A Toronto hospital has fired about 150 employees accused of falsely claiming benefits in one of Canada's largest benefits fraud schemes,
The National Post reports. Baycrest Health Services acknowledged that $5 million in fraudulent claims occurred over an eight-year period at its Baycrest Hospital.
Consultants first discovered the fraud several months ago while they were vetting a potential partnership between Baycrest and other hospitals. A third-party internal investigation revealed that hospital employees submitted invoices for services they never received and paid a kickback to providers. Another scheme involved accepting products unrelated to the medical device that had been prescribed and paying the provider the difference in price between the two products.
Baycrest has opted not to press charges against the individuals who were allegedly involved.
Workplace benefits fraud is on the rise in Canada, costing insurance companies hundreds of millions of dollars each year, according to the
Canadian Life and Health Insurance Association (CLHIA). For example, in 2018, employees at the Toronto Transit Commission were found to be engaging in similar benefits fraud activities worth as much as $5 million.
Baycrest's benefits administrator has said his company has "rigorous standards and protocols in place to defend against and detect such activities." He said the company is committed to becoming more vigilant about benefits fraud and has implemented measures "to further guard against similar misuse." Here are some additional measures that employers and regulators need to consider to combat this increasing problem:
Increase regulatory audits. From a regulatory and compliance standpoint, the Canada Revenue Agency (CRA) could step up audits within the benefits service provider industry. The CRA requires that a service must actually be provided where there is an invoice.
In Canada, insurance and service providers are both federally and provincially regulated in specific ways. Regulators should review whether these regulations are adequate to prevent benefits fraud. In particular, new provincial regulations may be needed to monitor service providers and levy fines on noncompliant providers.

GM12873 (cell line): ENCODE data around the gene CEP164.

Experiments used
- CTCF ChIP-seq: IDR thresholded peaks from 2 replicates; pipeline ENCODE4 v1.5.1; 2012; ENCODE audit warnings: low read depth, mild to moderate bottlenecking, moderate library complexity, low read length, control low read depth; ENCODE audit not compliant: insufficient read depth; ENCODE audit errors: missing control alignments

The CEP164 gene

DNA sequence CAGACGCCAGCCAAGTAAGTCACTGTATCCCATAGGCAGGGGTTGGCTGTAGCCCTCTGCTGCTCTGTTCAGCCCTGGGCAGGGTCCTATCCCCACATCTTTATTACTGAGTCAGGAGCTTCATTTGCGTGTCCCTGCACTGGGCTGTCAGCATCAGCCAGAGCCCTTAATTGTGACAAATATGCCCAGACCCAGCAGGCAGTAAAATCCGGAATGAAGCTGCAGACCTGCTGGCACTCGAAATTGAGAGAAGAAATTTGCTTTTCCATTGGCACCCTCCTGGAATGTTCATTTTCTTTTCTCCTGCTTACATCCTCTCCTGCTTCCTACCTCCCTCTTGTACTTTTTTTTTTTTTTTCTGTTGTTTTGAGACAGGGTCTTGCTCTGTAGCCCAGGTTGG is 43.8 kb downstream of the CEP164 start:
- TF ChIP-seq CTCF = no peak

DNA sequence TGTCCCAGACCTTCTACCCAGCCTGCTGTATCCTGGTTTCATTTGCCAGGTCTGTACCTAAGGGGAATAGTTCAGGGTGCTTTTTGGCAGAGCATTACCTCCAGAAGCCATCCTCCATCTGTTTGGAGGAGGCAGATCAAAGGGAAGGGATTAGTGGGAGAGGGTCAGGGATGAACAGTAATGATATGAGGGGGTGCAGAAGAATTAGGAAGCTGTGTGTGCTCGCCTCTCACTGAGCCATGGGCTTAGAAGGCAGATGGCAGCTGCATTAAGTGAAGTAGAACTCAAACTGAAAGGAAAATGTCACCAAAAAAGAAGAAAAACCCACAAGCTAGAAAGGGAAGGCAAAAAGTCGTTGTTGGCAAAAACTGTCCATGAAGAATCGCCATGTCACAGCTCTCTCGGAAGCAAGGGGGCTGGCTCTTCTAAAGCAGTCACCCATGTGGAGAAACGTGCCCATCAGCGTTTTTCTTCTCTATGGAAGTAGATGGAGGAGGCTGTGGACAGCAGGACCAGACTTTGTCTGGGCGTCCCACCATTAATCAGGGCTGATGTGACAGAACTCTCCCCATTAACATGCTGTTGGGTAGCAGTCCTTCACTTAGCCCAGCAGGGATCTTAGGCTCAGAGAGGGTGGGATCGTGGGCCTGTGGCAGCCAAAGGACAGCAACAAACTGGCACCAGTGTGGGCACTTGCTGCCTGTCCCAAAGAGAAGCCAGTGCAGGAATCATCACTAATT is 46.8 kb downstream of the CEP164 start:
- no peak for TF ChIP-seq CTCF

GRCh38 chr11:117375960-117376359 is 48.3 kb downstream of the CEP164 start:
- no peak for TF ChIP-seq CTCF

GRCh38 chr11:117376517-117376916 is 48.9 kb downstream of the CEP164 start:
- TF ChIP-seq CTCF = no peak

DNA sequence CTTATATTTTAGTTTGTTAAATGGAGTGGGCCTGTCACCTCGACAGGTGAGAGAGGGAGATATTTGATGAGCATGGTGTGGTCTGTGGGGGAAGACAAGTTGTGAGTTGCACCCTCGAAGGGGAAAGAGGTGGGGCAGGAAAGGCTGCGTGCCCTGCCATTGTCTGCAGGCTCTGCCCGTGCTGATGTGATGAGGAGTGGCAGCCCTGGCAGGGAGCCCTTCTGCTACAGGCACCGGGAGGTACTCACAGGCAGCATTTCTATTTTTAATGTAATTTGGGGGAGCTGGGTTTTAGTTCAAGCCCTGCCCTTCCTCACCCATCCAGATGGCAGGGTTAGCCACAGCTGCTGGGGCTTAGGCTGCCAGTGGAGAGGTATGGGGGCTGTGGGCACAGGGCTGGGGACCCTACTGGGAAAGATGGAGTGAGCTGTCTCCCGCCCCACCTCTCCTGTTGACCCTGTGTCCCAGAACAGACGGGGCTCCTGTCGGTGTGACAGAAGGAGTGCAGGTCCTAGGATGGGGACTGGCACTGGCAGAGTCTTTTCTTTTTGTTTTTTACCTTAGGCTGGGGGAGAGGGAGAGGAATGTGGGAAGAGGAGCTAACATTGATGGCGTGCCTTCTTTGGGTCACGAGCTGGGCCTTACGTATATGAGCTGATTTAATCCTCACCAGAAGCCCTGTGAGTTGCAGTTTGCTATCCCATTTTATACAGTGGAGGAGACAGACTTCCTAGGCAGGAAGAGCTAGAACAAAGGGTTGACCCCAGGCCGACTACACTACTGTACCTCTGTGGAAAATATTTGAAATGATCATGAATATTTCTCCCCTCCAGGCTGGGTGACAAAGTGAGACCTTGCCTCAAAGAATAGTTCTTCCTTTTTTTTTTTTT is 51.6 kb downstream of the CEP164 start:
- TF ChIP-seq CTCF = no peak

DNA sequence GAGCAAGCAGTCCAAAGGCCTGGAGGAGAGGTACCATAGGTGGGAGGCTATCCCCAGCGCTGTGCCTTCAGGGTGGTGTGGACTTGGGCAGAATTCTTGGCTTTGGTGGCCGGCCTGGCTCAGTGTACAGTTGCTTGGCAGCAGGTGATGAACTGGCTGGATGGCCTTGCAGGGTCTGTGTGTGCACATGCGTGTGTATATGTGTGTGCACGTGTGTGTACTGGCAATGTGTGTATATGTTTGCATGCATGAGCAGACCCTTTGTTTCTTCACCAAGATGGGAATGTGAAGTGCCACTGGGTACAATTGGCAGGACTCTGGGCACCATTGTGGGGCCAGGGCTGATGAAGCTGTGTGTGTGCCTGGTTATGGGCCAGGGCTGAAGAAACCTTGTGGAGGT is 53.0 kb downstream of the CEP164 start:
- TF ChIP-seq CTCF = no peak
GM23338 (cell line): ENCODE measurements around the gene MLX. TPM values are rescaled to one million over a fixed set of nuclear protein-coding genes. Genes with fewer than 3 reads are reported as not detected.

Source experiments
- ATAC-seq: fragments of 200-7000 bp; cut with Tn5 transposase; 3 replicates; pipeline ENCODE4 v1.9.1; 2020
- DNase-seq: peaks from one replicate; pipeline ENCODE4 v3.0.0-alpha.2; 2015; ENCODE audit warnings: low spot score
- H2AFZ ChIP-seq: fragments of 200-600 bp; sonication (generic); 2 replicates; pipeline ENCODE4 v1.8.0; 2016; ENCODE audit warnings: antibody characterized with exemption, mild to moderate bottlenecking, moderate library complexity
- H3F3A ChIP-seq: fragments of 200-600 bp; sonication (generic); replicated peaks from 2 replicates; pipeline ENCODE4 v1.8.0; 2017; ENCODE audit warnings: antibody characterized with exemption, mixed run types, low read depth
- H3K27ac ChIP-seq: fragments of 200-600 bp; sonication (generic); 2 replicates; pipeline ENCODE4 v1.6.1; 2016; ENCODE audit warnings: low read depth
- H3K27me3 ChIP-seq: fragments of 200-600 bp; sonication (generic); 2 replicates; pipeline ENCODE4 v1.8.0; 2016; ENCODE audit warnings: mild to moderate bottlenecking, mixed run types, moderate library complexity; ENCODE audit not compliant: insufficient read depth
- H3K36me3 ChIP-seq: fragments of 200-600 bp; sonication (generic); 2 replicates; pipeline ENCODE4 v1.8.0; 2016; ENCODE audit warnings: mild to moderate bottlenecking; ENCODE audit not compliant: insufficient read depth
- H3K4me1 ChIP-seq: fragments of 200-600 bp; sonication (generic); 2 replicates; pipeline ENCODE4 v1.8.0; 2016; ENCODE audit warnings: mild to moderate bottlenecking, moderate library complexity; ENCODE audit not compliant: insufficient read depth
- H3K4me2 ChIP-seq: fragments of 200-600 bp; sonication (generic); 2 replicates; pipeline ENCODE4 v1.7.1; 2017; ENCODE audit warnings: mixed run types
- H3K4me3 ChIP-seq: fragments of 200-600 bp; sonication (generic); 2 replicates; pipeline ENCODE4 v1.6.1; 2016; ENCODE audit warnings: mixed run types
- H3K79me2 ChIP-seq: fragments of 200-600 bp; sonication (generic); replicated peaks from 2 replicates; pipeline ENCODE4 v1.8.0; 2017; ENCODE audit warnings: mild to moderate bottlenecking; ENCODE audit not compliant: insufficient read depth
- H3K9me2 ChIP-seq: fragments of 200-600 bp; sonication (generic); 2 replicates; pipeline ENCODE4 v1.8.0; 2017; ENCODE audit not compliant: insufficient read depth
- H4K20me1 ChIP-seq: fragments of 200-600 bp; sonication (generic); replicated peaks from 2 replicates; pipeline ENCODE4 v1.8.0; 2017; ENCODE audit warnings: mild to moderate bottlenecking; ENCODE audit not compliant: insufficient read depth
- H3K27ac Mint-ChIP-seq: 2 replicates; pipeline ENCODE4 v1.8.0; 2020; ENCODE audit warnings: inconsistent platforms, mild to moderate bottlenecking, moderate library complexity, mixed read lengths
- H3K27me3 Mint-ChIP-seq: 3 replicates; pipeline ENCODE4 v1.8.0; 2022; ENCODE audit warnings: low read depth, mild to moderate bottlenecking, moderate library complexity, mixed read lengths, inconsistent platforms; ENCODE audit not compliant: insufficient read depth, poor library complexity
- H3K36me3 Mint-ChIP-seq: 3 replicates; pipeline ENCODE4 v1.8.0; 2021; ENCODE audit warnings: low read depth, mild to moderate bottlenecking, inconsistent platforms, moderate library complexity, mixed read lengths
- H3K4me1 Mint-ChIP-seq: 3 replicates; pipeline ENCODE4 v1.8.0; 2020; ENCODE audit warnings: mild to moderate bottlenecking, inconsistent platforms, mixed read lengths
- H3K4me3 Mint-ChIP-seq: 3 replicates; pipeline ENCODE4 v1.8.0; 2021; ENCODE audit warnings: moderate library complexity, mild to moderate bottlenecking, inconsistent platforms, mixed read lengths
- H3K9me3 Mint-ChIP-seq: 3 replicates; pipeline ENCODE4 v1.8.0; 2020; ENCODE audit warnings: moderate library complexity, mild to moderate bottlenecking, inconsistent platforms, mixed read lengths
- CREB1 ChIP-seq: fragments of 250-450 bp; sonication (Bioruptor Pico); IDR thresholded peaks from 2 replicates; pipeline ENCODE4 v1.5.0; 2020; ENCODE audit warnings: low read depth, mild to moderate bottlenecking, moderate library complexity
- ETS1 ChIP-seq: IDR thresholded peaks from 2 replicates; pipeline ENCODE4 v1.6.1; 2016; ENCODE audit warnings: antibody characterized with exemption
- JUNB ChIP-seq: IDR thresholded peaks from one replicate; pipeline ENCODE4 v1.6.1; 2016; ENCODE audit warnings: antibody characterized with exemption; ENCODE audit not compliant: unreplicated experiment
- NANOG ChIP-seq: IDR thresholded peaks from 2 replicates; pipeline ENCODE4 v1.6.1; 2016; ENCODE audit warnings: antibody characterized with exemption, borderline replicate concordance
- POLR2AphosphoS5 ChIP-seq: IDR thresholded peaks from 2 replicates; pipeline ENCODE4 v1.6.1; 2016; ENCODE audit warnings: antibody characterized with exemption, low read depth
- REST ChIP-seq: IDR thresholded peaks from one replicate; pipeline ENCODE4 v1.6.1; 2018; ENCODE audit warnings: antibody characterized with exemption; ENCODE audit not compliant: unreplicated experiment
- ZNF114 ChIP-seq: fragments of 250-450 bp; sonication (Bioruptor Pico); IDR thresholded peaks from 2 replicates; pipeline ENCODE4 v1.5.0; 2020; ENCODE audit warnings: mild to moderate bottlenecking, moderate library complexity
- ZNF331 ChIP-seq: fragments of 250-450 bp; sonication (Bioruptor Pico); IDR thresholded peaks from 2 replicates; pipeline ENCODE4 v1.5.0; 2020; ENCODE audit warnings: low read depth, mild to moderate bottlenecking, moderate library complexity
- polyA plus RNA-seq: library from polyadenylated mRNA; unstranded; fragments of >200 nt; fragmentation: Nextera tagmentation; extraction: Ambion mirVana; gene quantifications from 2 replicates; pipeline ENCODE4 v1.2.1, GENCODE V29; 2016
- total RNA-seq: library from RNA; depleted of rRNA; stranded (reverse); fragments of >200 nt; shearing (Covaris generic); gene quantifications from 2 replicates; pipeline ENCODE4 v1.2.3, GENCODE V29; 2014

As part of this effort, the benefits insurance industry should take more comprehensive actions such as delisting unscrupulous providers. This has been effective for the biggest providers. For example, in 2018, Sun Life delisted 1,500 providers from across Canada — no longer accepting their claims — after proving their involvement in false claims. Benefits insurers also should carefully weigh the use of up-selling of services and related performance rewards, which can further contribute to benefits fraud.
Apply technology to fraud management. Insurance carriers should invest in fraud management and business-process solutions that can also support efficient operations. Sun Life, for example, uses data analytics and machine learning to identify suspicious behavior, intelligence analysis to identify players in complex schemes, and investigative skills to monitor a facility's member-claim activity.
From the business-process perspective, a direct billing system can deter both providers and employers from attempting benefits fraud. Such systems require service providers to submit electronic documentation at the time the service is provided.
Increased scrutiny of frequent and higher-value claims through monitoring and audits is another technique. Additionally, both insurance carriers and employers should have strong whistleblower programs in place to encourage people to come forward with cases of suspected benefits fraud.
Educate the public. Employers and regulators should educate both employees and the public that benefits fraud is not a victimless crime. From the fraudster's perspective, the Fraud Triangle applies: Fraud typically occurs when three elements are present — opportunity, rationalization, and pressure. People take advantage of opportunity with the perception that there is little chance of detection, penalty, or consequence. They rationalize their actions by feeling entitled to the benefits, even though their employer pays directly for claims.
Moreover, many Canadians feel workplace benefits fraud is not a significant problem. According to an Environics Research survey conducted for the CLHIA, 75% of respondents believe the consequences of benefits fraud are simply paying higher premiums or paying back wrong claim payments when uncovered. The insurance industry and regulators need to counteract these false perceptions.